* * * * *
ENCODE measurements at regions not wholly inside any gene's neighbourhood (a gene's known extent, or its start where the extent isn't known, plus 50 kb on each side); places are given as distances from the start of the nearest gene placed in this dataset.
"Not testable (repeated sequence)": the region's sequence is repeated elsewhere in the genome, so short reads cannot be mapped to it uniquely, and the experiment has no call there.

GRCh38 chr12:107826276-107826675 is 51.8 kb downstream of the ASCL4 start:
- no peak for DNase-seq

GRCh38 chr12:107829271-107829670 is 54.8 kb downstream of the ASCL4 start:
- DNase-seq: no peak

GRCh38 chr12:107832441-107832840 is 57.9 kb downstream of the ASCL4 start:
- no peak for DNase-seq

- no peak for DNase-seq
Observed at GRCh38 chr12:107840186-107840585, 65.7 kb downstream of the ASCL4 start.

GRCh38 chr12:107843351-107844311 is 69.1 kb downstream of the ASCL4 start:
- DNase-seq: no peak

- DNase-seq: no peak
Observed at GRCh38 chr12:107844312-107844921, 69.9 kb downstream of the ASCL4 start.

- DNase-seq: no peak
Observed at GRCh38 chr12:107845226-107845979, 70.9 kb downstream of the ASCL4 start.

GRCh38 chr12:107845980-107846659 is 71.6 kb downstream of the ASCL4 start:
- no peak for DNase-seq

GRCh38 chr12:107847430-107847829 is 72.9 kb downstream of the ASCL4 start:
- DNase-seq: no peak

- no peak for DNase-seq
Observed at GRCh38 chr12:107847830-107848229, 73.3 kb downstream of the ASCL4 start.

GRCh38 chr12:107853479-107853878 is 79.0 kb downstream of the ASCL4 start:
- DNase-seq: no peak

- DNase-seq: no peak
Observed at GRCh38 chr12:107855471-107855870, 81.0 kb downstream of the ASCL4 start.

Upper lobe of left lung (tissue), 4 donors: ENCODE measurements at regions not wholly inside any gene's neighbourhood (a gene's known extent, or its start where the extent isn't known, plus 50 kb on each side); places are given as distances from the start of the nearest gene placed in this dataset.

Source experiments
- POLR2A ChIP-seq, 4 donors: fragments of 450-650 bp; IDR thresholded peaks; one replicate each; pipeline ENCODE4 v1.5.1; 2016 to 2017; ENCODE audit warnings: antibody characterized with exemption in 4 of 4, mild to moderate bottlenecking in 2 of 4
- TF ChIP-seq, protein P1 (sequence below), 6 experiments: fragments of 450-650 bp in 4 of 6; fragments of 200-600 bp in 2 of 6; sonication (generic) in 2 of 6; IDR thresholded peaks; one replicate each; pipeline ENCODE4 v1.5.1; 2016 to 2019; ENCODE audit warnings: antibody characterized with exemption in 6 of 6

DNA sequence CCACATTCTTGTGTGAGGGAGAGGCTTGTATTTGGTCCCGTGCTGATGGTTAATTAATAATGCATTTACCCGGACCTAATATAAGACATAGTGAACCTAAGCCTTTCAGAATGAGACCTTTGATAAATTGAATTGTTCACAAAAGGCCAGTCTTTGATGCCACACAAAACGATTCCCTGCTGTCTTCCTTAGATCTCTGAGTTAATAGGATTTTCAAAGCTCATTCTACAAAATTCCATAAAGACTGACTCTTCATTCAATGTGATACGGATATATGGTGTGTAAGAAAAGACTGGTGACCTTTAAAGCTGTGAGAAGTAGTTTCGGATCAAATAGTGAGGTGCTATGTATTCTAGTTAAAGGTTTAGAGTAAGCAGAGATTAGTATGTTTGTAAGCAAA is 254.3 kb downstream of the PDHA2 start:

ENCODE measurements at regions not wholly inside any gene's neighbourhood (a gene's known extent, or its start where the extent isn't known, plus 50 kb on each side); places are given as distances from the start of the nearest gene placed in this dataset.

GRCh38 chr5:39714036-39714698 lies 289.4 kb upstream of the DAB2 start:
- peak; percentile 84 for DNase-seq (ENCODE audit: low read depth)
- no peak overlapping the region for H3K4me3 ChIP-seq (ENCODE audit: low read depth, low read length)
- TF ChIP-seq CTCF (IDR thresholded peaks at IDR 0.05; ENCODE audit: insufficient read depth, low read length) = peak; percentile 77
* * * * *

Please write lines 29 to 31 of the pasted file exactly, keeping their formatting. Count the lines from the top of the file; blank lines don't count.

- POLR2A ChIP-seq, 4 donors: fragments of 450-650 bp; IDR thresholded peaks; one replicate each; pipeline ENCODE4 v1.5.1; 2016 to 2017; ENCODE audit warnings: antibody characterized with exemption in 4 of 4, mild to moderate bottlenecking in 2 of 4
- TF ChIP-seq, protein P1 (sequence below), 6 experiments: fragments of 450-650 bp in 4 of 6; fragments of 200-600 bp in 2 of 6; sonication (generic) in 2 of 6; IDR thresholded peaks; one replicate each; pipeline ENCODE4 v1.5.1; 2016 to 2019; ENCODE audit warnings: antibody characterized with exemption in 6 of 6

DNA sequence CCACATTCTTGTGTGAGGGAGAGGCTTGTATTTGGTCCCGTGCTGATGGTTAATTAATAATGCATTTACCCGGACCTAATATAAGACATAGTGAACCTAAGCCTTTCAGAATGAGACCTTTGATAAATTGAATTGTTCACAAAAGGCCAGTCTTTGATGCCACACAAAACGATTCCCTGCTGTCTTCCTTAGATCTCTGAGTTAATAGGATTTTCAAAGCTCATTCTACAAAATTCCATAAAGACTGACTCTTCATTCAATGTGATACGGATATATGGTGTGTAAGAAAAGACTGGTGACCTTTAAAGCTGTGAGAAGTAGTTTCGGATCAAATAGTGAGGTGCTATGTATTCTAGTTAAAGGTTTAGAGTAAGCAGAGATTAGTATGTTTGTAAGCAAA is 254.3 kb downstream of the PDHA2 start: